Jane H. Hunter has taught for the past twenty years at Lewis and Clark College in Portland, Oregon, where she has also served as associate dean and interim dean. A modern social and cultural historian of the United States, she has taught courses in the history of race and ethnicity, consumerism and the culture of personality, women’s history, and the American war in Vietnam. Her first book, Gospel of Gentility: American Women Missionaries in Turn-of-the-Century China (1984), won the Yale University Press Governors’ Award, and her second, How Young Ladies Became Girls: The Victorian Origins of American Girlhood (2002) won the History of Education Society's Outstanding Book Prize. A former Radcliffe research scholar and an Eccles fellow at the University of Utah Humanities Center, she has also received support from the National Endowment for the Humanities. During 2012-2013, she was a Fulbright distinguished chair, teaching in the world history department of Sichuan University in Chengdu, China, and speaking widely at other universities throughout China. She is currently working on a book project tentatively entitled, "Peace Corps/Philippines: Gender and Public Relations on the New Frontier."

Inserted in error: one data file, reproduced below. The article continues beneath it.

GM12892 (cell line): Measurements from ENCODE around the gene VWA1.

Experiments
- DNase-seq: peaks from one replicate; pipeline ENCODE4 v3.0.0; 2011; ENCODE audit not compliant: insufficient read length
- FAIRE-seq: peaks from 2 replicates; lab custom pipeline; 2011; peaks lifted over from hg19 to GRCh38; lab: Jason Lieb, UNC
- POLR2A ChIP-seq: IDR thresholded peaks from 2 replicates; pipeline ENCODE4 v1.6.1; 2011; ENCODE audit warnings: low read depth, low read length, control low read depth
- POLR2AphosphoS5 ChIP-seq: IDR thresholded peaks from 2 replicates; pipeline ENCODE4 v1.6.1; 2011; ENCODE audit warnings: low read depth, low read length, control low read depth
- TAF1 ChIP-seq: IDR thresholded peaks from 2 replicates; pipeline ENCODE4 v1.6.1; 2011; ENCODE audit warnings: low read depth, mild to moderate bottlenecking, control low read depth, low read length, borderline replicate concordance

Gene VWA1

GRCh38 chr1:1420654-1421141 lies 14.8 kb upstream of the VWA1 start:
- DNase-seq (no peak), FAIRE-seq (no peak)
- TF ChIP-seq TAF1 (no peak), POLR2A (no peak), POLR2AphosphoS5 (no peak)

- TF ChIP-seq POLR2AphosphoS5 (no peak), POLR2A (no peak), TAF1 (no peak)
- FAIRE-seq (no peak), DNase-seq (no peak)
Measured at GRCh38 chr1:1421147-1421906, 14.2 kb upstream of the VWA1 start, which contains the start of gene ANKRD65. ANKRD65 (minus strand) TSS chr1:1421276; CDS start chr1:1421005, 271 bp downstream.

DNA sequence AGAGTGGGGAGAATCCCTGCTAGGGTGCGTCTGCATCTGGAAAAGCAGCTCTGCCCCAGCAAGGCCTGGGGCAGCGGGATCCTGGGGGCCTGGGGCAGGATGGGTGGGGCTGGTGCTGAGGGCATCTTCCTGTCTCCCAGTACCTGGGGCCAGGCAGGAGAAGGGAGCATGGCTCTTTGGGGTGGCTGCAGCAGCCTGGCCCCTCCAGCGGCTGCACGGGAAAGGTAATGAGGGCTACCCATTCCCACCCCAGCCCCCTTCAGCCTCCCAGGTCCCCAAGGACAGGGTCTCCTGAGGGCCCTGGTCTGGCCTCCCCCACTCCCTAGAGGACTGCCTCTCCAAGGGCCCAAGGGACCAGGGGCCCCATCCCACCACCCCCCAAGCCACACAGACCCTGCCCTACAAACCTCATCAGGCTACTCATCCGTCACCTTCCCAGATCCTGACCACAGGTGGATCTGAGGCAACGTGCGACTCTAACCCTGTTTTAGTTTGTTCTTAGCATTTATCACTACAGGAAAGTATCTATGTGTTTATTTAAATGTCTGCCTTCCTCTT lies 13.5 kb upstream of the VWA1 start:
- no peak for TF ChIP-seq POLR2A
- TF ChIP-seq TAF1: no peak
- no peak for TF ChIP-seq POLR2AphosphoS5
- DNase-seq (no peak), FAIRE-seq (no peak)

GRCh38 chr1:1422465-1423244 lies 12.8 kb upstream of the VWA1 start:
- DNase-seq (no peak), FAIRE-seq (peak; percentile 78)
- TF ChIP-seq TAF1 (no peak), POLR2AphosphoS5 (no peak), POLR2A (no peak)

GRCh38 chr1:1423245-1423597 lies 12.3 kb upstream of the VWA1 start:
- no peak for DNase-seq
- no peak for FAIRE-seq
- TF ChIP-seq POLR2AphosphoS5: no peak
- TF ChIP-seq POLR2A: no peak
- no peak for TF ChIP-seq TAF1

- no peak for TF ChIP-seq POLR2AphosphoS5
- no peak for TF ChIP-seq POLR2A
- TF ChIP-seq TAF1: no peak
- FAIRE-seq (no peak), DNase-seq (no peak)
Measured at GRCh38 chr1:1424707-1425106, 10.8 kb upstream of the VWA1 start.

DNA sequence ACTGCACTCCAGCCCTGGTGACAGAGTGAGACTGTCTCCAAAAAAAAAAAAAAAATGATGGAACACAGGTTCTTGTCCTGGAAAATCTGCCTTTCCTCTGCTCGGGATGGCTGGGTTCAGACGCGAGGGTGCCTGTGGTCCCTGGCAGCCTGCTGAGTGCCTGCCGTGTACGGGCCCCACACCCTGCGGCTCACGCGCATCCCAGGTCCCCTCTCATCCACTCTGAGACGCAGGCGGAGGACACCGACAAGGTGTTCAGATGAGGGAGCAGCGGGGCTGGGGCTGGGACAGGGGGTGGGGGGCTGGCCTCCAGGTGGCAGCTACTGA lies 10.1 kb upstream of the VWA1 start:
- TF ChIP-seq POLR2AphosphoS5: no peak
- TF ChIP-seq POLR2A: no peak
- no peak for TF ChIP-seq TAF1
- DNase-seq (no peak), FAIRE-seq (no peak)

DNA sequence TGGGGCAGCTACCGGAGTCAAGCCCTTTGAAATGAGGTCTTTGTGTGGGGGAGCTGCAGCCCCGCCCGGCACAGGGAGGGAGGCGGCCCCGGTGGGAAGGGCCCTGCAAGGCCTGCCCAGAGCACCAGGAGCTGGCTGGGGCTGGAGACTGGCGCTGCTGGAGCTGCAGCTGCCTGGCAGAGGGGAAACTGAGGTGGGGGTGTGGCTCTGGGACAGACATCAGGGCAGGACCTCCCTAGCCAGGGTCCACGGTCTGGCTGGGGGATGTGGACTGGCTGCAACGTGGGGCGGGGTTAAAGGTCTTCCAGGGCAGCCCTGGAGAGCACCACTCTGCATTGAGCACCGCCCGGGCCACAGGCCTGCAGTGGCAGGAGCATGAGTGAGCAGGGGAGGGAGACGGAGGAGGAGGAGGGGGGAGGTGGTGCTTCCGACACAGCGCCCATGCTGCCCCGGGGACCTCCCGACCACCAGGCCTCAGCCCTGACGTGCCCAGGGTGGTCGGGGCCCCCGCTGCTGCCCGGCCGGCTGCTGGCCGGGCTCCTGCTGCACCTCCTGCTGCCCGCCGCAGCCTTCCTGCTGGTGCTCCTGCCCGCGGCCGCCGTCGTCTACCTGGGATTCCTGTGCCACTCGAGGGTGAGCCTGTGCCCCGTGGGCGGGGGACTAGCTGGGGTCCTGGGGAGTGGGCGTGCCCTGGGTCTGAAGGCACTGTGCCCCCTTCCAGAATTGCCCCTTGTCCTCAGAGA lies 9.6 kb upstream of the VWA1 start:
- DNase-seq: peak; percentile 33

During much of the 19th century, the polite term for female students over the age of puberty was “young ladies.” When writers for school newspapers first referred to female classmates as “girls,” they did so with apologies for their rudeness. Yet the use of the term girl suggested an evolution in culture in the coeducational high school. Documented in rich diary and paper collections, girls competed with boys in a meritocratic classroom, and sometimes won. In more than holding their own, girls made a case for their sex—and for the New Women who they would become.